Water evaporation Bad Idea Theater style
We don't claim to be experts and you shouldn't consider us to be. We simply want to share what we've learned with you and hopefully help you with your projects or understanding. The info here is for you to use with the exception of commercial use.
We assure you its mostly true.
This page is under construction, pretty pictures, examples and spellchecking to follow.
Evaporation: Evaporation Is the process of turning a liquid (a solid would be sublimation), into a gas (vapor). It requires:
Low humidity, the humidity of the atmosphere needs to be less than that of the surface to be evaporated. At 100% humidity no evaporation takes place. If you have ever been someplace very humid, you know how hot it is on your skin because your sweat can't evaporate to cool you.
Energy (heat),the evaporation of one gram of water requires 600 calories of heat. The energy given to the water molecules is what changes the water from a solid (or liquid state). You can see an active example of this in a pot of boiling water on the stove. ( 3785.4 grams per gallon = 2,271,240 calories or BTU's)
Air movement, Only a small surface layer of the water can evaporate at any time, the water below the surface has to wait it turn. The movement of air removes saturated air and replaces it with drier air ready to absorb water vapor. The molecules of moving air also have more energy which increase the energy of the evaporation system. You can feel an example of this by the cooling effect of a breeze on your skin.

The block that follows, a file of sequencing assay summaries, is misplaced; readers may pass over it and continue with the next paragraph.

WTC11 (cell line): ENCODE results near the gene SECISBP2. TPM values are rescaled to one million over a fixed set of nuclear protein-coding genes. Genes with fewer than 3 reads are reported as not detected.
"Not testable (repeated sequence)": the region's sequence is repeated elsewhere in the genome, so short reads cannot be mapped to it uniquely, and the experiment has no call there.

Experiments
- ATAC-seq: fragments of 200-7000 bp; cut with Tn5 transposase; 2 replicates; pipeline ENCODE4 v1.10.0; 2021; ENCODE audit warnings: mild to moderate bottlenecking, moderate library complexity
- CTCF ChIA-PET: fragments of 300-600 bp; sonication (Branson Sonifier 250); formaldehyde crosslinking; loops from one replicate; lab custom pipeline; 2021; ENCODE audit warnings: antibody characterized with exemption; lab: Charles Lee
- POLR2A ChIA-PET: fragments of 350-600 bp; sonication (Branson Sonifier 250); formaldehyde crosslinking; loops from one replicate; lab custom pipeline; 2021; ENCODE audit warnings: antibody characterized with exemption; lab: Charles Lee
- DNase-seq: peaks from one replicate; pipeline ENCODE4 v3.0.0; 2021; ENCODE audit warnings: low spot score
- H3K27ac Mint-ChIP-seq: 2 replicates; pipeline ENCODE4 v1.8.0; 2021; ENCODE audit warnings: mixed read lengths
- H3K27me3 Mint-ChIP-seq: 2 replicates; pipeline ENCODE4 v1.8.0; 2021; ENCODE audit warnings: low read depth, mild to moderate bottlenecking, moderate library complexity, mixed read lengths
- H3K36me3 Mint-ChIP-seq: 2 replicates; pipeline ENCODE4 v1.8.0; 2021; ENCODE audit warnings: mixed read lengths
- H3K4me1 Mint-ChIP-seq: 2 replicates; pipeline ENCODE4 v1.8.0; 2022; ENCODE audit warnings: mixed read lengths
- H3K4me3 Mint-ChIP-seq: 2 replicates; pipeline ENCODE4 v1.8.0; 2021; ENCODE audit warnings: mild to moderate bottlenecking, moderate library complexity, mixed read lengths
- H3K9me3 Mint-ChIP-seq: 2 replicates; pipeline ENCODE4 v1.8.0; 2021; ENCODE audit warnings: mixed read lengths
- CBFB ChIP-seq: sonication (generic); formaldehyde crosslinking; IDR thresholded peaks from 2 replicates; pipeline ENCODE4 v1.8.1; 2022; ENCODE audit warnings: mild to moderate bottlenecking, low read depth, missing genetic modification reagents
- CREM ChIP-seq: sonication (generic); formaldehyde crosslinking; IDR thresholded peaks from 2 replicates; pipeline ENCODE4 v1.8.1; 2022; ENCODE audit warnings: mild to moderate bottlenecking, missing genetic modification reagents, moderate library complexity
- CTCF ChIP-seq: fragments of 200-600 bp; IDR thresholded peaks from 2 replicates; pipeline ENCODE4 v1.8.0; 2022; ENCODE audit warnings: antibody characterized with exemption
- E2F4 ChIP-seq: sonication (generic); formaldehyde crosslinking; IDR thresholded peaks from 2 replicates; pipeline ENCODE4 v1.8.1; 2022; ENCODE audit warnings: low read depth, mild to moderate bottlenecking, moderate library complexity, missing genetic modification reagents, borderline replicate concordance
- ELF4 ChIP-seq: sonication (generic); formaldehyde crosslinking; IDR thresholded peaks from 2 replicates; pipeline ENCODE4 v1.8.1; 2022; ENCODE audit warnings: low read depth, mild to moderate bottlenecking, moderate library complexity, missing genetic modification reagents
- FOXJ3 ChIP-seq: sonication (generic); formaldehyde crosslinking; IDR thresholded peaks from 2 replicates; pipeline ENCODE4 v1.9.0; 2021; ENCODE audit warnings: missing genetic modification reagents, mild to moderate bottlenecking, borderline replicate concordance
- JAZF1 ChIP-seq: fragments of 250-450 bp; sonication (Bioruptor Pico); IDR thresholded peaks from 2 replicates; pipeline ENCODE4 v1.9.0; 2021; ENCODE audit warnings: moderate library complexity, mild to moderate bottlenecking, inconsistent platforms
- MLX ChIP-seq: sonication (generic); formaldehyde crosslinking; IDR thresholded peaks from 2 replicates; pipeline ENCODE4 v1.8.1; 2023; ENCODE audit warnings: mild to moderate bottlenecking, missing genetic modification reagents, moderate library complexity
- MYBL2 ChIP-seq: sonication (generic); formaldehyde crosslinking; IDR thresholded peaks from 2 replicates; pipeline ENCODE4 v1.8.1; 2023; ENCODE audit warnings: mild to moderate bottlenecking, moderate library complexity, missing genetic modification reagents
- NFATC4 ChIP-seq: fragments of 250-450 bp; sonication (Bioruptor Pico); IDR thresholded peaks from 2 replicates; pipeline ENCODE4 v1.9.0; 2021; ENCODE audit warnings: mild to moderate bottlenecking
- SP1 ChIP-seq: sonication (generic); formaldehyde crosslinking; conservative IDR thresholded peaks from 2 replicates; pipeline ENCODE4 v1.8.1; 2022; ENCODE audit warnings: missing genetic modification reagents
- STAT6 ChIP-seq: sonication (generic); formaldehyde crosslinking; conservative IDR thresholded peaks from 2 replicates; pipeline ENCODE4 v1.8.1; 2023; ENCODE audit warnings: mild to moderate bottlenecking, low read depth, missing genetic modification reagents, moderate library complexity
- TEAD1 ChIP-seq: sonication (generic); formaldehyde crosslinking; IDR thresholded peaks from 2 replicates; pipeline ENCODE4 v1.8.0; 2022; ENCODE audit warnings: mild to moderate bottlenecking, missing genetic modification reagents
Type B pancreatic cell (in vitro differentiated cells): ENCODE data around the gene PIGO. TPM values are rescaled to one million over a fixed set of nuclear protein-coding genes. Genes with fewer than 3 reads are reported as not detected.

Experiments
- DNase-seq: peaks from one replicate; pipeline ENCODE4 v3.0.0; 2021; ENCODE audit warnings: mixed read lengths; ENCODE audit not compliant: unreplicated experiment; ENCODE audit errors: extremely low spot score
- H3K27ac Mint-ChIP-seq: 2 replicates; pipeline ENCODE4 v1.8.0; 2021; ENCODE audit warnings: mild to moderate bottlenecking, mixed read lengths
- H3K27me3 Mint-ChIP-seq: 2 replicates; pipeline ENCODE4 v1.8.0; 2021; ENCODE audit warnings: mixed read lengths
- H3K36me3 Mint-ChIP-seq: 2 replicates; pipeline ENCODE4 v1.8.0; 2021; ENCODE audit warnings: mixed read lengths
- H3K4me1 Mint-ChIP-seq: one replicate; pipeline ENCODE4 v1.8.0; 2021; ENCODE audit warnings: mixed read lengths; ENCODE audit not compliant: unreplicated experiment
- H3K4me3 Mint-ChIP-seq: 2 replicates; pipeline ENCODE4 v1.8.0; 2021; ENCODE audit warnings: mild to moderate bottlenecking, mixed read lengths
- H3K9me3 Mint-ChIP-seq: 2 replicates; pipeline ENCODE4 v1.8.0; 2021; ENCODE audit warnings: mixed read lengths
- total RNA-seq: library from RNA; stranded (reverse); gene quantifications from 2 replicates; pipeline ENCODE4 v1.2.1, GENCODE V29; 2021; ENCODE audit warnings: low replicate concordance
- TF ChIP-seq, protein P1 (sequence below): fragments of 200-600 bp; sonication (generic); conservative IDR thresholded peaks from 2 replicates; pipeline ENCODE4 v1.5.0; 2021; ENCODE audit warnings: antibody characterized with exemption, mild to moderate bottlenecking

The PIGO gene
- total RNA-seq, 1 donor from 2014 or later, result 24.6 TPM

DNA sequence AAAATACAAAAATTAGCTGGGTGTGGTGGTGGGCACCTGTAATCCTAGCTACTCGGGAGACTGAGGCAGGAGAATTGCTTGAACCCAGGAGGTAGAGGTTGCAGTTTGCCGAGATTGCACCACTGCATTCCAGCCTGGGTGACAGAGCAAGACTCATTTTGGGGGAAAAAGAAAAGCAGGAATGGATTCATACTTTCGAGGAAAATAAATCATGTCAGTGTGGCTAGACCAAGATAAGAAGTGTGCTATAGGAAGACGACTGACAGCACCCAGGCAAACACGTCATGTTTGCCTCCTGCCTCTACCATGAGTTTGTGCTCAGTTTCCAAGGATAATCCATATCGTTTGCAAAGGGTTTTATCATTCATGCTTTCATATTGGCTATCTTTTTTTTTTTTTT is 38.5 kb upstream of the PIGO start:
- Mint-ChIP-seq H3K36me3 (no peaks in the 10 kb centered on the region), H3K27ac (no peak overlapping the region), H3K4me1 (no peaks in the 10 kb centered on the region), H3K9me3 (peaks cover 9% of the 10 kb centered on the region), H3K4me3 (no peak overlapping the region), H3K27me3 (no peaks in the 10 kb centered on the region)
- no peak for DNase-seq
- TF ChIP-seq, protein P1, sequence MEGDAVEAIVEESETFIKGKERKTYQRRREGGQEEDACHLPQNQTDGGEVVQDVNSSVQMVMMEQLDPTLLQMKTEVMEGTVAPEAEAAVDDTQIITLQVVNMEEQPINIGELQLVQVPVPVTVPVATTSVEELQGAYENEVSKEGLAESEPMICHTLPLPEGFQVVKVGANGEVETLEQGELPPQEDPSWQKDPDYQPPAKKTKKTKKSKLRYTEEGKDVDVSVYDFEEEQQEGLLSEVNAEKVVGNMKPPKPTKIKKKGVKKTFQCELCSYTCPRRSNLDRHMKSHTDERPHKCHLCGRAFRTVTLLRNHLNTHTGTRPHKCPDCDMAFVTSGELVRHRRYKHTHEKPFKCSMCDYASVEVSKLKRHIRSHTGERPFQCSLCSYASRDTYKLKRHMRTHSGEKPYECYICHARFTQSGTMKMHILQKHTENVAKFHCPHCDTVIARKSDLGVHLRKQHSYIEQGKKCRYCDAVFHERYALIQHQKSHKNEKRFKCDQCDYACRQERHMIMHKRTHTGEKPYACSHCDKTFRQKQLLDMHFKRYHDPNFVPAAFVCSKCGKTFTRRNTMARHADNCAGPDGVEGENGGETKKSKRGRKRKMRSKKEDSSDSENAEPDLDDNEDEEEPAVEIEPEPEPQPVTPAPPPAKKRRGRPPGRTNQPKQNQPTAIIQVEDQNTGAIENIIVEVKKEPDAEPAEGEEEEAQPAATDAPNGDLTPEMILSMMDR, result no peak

These three factors are the most important in determining how much water will evaporate.
Another factor related to the above is surface area. More water surface that is exposed to air movement and heat, will result in a greater quanitity of water being evaporated. One of the few examples where bigger actually is better. You can test this by noticing that the same quantity of water in a shot glass will evaporate slower than in a shallow pan. You will also notice if you spill an ounce of water on the counter and pour another ounce on a paper towel, that the water will evaporate from the towel first. This is a result of increased surface area, and the use of an absorbtive material to increase the surface area is key to another discussion down the page.
Evap ponds: Evap ponds have been used for years in the Black Rock Desert. They usually consist of a 2x4 frame lined with plastic sheeting. The plastic is usually black to absorb as much sunlight (heat energy) as possible. I have read some claims that one could evaporate as much as 1 quart per square foot per day. For a 4' x8' pond this would be (32 sq ft. / 4) 8 gallons per day. Some of the drawbacks to a pond are smell (see destinkification), contamination with dust (mud), the size of the system (/trip hazard), and most importantly, to me, difficult clean up. However, this isn't to say that many people haven't had success with them
One of the other drawbacks might be the mirror like surface of the water. Full summer sunlight provides about 1000 Watts per sq. Meter (75 Watts/sq. ft.), depending on how you measure it and how sciencey you want to get. When the sunlight hits the surface of the water a substantial amount of energy is reflected from the surface and never has a chance to transfer heat (you can see this when walking beside a swimming pool between you and the sun). Some would argue that the dust makes the water cloudy and obscures the black plastic, reducing heat transfer, although I believe the dust particles would trap heat.